Nakuru pilots on internet service provider to increases information technology literacy
Schools across the country may soon get access to one of the global’s newest cost-free data startup, — Outernet — once a piloting project in Nakuru succeeds.
Outernet is a digital library that makes information accessible without the internet. It is one of a kind broadcast to be the first fully free wireless signal having turned on their first public satellite in August last year in North America, Europe and parts of Middle East.
The project which was launched in Nakuru in April, this year by then Cabinet Secretary for Information Communication and Technology Dr Fred Matiangi, is spearheaded by Lanet-Umoja Chief Francis Kariuki, who rose to fame for his use of twitter in curbing crime.
Project Outernet is the newest global broadcast incubated by Media Development Investment Fund, a US investment fund, and the success of the first model might put Kenya as among the first African countries to access free digital content from the web.
Towards the end of last year, Project Outernet had earmarked South Sudan and Namibia among the first countries in Africa to be provided with free data service beginning this year.
According to Kariuki, the first model which was installed at Jomo Kenyatta High School in Nakuru is fully operational and serves more than 500 students and residents living next to the hotspot.
A plan to work on a second model at Thuku School in Elburgon is underway before the project can be declared a success.
“The model at Jomo Kenyatta High School is currently operational and students are already using it,” said Kariuki.
He explains: “We are still working on the logistics and when ready we can showcase the project and seek for sponsors. From then on we can roll out to schools country wide.”
Kariuki has liaised with the Ministry of Information to kick start the project which was suggested to him by World Bank officials during one of his presentations in advocating for the use of technology in society.
This kind of technology is expected to bridge the global information divide through the broadcast of digital files aimed at promoting basic level education and information as well as reducing overreliance on costly data plans for high-bandwidth digital media consumption.
The modern version of ‘shortwave radio’ aims at put over three billion people globally who cannot access the internet due to cost, geography or jurisdiction.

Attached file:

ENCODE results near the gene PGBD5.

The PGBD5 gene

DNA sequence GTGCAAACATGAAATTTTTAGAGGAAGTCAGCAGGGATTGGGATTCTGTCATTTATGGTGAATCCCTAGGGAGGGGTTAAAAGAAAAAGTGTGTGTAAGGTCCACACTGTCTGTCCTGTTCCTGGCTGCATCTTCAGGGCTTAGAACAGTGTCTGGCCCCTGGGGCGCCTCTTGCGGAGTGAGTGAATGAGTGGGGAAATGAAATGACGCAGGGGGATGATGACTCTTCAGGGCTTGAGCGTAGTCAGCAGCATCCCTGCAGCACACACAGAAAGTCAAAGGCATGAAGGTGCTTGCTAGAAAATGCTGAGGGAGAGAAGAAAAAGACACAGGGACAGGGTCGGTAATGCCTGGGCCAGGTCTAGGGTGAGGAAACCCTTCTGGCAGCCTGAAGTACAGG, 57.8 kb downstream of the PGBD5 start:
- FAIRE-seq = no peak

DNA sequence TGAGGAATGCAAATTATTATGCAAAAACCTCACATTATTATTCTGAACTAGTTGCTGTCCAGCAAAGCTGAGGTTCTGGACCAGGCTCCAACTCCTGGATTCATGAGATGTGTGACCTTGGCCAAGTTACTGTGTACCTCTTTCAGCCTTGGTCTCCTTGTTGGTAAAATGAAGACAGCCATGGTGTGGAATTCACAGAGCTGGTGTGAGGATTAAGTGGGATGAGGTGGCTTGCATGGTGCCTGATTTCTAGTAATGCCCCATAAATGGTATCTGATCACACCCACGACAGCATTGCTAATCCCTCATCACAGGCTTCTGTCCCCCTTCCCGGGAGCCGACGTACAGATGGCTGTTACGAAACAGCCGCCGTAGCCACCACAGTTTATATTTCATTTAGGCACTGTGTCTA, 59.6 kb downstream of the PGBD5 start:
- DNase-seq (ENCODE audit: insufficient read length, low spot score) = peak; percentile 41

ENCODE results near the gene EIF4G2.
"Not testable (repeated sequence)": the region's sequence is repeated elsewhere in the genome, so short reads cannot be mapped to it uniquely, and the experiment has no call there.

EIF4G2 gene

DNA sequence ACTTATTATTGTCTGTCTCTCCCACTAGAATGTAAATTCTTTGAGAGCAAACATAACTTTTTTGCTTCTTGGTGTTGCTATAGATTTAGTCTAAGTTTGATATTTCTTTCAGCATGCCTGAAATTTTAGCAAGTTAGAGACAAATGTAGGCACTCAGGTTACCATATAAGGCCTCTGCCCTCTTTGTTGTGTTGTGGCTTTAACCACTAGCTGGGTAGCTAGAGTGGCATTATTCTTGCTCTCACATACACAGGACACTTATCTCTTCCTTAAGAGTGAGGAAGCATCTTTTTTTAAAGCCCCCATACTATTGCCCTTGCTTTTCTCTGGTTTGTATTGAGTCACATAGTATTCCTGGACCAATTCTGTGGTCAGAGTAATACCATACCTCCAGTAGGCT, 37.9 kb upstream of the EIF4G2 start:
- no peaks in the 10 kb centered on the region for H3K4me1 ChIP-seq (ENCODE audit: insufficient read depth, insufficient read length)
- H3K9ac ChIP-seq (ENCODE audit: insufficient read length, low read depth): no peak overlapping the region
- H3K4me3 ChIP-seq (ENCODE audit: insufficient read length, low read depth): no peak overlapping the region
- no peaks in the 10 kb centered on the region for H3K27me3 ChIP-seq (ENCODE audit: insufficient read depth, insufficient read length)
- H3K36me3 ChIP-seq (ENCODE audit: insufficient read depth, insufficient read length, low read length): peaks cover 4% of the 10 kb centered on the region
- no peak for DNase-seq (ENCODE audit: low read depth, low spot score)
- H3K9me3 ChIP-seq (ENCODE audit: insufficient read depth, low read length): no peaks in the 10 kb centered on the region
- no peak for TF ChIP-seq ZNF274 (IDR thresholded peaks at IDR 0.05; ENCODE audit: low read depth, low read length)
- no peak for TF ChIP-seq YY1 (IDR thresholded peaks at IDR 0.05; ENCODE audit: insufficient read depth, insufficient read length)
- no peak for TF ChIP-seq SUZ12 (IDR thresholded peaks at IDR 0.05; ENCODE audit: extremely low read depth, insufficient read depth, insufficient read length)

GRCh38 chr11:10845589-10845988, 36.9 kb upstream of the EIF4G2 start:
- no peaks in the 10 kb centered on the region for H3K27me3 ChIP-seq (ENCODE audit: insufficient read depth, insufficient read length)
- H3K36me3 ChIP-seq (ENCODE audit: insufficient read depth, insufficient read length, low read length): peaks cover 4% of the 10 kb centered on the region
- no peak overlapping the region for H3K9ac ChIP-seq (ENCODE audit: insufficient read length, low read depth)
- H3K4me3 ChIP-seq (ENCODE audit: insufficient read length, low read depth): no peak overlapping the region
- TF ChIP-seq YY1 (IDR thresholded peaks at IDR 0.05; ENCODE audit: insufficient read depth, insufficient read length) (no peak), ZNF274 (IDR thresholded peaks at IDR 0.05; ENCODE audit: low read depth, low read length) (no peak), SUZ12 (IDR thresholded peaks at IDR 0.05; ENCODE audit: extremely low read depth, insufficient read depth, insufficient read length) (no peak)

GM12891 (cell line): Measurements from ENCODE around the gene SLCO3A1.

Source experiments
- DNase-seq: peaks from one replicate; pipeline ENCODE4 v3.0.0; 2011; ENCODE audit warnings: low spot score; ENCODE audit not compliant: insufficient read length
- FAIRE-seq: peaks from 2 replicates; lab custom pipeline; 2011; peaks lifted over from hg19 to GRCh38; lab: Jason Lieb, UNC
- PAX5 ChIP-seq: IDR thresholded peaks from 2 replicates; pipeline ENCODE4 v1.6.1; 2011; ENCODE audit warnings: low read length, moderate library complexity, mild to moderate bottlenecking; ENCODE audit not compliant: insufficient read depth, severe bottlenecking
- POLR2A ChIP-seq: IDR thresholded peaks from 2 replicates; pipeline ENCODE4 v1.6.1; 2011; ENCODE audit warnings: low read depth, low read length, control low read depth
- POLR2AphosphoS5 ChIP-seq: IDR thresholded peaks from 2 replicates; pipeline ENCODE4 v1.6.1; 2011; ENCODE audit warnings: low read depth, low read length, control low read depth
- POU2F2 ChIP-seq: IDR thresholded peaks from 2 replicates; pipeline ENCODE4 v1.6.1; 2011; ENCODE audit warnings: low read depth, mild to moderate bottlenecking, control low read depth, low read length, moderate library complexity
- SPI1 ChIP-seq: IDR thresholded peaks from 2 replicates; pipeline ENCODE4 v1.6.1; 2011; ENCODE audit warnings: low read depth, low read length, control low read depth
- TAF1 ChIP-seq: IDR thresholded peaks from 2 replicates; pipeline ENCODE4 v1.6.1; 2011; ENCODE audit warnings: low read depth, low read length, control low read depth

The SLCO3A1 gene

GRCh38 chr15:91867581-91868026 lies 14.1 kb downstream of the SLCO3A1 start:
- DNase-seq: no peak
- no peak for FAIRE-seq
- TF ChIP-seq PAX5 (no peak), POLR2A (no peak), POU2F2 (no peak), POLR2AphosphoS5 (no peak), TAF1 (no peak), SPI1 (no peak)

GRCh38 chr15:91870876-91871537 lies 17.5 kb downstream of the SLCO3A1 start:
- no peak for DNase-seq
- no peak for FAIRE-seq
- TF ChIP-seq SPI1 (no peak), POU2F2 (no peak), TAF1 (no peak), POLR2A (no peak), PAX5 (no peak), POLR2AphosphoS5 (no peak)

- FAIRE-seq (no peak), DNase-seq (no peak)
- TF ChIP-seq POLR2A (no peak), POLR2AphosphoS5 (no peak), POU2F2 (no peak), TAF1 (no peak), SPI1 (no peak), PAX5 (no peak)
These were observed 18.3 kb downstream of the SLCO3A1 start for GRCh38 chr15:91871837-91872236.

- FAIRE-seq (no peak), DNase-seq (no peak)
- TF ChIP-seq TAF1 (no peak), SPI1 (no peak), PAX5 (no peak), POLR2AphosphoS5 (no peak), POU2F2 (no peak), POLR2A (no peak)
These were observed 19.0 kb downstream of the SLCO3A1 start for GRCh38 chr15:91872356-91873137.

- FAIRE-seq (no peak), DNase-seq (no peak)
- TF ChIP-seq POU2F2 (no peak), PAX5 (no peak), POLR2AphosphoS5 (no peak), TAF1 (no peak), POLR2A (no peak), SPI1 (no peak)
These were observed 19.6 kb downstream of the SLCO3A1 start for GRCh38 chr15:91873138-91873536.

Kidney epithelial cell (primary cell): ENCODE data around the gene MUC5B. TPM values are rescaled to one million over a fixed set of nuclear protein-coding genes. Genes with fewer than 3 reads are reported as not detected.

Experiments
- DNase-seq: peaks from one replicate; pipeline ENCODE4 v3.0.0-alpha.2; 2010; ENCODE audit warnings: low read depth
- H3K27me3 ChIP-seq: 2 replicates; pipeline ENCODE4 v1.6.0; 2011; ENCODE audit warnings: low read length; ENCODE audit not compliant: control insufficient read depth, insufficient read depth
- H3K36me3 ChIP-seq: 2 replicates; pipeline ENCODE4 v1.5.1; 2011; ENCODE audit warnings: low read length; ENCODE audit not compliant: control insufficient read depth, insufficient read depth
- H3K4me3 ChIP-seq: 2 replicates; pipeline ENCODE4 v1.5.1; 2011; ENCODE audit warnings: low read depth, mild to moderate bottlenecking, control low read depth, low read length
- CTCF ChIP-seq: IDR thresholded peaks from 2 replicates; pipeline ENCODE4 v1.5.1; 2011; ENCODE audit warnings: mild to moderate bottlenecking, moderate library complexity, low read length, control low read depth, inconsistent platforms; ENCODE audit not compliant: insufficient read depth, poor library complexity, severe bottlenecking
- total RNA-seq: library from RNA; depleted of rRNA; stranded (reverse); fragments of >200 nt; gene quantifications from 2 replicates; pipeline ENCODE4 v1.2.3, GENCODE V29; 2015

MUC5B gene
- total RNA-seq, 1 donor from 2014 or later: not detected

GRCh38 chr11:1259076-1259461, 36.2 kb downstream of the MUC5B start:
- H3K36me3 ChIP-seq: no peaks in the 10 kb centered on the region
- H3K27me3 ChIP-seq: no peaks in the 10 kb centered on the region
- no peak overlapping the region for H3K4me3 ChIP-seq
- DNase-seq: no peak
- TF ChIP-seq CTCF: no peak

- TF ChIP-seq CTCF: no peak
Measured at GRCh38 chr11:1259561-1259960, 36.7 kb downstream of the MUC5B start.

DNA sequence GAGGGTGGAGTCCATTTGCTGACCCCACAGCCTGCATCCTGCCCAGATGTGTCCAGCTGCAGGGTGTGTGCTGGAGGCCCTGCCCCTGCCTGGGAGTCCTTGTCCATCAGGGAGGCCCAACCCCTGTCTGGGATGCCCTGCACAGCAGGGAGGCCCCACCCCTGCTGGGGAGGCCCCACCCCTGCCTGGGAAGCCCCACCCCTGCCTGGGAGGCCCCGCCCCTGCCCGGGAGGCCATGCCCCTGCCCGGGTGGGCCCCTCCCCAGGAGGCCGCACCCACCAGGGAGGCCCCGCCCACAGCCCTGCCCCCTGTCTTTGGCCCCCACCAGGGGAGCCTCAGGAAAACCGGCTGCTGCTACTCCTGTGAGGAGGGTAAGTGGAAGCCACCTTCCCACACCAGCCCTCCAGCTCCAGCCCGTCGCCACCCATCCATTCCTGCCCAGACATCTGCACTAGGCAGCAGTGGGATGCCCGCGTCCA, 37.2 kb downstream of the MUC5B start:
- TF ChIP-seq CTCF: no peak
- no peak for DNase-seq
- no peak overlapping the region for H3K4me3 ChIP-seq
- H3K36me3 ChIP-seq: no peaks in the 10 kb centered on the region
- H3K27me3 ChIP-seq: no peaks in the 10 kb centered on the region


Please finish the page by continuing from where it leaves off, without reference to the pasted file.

While using Outernet users will, however, be required to have Wi-Fi enabled devices to access the source of signal.
Outernet uses satellites to beam information to their receivers on earth either through a community receiver named Pillar or a smaller one named Lantern.
The receivers have the capacity to store high volumes of multimedia content which includes audios, books, videos and web pages which can be accessed using wireless enabled devices without the need for an internet connection.
To access the information, passwords are not required. Once an Outernet receiver is plugged in, one starts seeing data being relayed.
While Outernet will help individuals to download music, images, e-books, researches and other documents, it will also provide a virtual library that helps students’ access education easily by using Lighthouse, a digital receiver that stores information.
“Teachers and students can connect to Lighthouse Wi-Fi signal to browse the contents,” indicates information on Outernet’s official website.
Teachers, students or a school can also share information with its students or add a topic which they want to study or are currently studying to Lighthouse. One can add content to a small group or can make it available to anyone.
Outernet’s multicast is publicly editable making it easier for a teacher to use WhatsApp or Twitter to request specific material.
“Since users view content on Lighthouse in their browser, it looks and feels like the web. We can even create custom apps to display your data in its own way like Twitter,” indicates Outernet in its official website.
Outernet is non-interactive hence one cannot send or receive e-mails or other chat facilities. Organizations that are connected to the internet can, however, pay a fee to have their own material added to broadcasts at specific times.
Among the key areas Outernet is expected to impact includes; disaster recovery, rural communication, education sector, religious institutions, hospitals and in refugee camps.
“The project will provide content pertaining to global news and information, international and local news, agricultural information for rural farmers, healthcare information, e-books for learners and researchers and many more appliances,” said Matiang’i during the project launch in April.